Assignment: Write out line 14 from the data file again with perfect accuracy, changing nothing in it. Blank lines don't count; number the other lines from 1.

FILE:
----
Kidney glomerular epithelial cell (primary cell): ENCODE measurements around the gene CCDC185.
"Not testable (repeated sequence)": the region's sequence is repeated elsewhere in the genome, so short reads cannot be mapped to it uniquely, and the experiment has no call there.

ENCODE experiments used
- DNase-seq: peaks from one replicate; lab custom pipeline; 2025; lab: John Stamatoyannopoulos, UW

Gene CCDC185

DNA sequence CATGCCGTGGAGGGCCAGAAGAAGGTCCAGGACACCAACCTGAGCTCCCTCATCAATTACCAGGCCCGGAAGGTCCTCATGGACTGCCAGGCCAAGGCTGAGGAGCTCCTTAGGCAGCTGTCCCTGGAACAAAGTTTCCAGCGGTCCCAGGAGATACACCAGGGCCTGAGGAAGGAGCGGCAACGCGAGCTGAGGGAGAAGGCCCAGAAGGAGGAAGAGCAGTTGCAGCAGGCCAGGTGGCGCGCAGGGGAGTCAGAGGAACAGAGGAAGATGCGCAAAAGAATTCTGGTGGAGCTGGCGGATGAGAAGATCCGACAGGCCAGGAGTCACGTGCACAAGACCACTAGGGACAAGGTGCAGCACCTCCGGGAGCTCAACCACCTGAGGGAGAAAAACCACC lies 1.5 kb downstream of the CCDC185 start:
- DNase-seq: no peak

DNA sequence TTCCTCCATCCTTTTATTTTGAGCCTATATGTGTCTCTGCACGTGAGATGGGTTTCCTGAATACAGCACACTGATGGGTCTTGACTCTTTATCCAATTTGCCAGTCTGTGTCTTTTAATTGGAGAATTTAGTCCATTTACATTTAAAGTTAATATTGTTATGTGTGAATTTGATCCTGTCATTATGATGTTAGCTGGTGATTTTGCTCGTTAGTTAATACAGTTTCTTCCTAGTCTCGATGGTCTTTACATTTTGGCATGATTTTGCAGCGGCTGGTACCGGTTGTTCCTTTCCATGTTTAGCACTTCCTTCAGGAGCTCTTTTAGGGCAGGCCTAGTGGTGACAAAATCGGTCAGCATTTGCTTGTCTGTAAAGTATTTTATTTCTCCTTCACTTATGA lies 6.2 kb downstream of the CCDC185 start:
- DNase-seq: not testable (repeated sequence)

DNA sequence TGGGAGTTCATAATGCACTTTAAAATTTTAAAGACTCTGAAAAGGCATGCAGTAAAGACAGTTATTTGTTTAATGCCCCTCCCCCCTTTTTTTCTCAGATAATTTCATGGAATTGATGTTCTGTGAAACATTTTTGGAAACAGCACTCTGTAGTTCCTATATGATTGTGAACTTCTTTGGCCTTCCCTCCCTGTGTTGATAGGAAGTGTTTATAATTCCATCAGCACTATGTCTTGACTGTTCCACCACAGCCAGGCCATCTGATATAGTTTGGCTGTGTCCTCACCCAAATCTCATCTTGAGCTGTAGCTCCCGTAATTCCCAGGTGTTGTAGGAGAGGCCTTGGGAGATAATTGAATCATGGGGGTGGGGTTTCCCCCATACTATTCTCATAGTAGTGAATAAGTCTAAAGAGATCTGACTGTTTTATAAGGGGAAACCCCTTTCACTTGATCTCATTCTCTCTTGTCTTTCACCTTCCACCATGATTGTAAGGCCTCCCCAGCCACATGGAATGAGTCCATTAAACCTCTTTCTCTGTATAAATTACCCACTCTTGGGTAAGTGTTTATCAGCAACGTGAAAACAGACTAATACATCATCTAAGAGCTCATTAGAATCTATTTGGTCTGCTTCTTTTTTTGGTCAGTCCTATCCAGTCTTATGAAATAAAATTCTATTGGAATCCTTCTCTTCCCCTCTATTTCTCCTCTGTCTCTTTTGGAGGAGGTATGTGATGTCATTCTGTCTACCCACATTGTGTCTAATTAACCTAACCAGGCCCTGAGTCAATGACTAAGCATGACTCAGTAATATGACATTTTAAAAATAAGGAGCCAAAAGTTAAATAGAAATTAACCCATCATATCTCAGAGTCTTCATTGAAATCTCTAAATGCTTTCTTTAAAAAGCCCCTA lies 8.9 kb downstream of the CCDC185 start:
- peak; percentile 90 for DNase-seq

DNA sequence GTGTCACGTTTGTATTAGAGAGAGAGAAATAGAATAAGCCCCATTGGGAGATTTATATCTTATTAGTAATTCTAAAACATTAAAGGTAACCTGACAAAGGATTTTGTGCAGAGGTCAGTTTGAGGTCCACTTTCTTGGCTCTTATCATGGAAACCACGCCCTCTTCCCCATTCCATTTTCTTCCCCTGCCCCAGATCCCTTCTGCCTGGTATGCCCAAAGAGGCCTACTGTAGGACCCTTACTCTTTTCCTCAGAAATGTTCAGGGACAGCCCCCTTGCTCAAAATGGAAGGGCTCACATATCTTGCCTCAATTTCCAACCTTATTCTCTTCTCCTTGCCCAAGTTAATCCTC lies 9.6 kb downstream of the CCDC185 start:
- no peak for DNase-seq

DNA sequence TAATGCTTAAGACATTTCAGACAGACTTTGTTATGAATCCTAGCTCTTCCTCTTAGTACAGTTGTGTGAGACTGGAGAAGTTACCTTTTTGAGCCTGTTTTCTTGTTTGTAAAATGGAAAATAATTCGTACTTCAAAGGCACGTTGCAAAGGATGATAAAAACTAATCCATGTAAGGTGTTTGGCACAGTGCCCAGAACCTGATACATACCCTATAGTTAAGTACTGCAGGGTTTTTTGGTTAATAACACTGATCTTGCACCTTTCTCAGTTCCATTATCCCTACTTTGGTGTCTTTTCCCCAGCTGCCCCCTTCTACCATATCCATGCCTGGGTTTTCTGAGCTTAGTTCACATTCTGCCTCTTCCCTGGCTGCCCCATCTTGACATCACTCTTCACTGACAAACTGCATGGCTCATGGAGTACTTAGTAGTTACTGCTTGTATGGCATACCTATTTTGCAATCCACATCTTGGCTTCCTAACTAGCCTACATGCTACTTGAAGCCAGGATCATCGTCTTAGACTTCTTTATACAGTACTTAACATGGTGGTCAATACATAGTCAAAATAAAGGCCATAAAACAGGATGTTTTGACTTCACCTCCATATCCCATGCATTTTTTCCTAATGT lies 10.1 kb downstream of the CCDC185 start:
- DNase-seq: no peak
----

DNA sequence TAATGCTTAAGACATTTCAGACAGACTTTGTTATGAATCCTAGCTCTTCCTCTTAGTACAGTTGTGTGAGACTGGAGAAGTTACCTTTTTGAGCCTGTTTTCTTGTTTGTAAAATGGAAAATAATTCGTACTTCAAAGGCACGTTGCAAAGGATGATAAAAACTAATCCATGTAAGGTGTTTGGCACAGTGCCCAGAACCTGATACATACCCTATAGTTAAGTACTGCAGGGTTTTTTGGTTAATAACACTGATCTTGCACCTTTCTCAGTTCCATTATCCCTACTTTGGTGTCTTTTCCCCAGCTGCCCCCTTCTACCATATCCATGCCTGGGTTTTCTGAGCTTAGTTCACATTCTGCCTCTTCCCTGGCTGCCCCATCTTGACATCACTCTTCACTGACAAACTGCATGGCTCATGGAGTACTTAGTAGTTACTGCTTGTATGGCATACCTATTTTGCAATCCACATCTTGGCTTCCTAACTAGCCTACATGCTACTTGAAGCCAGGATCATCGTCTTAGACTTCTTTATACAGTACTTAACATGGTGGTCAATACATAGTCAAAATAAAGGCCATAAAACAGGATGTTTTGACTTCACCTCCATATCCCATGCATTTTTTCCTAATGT lies 10.1 kb downstream of the CCDC185 start: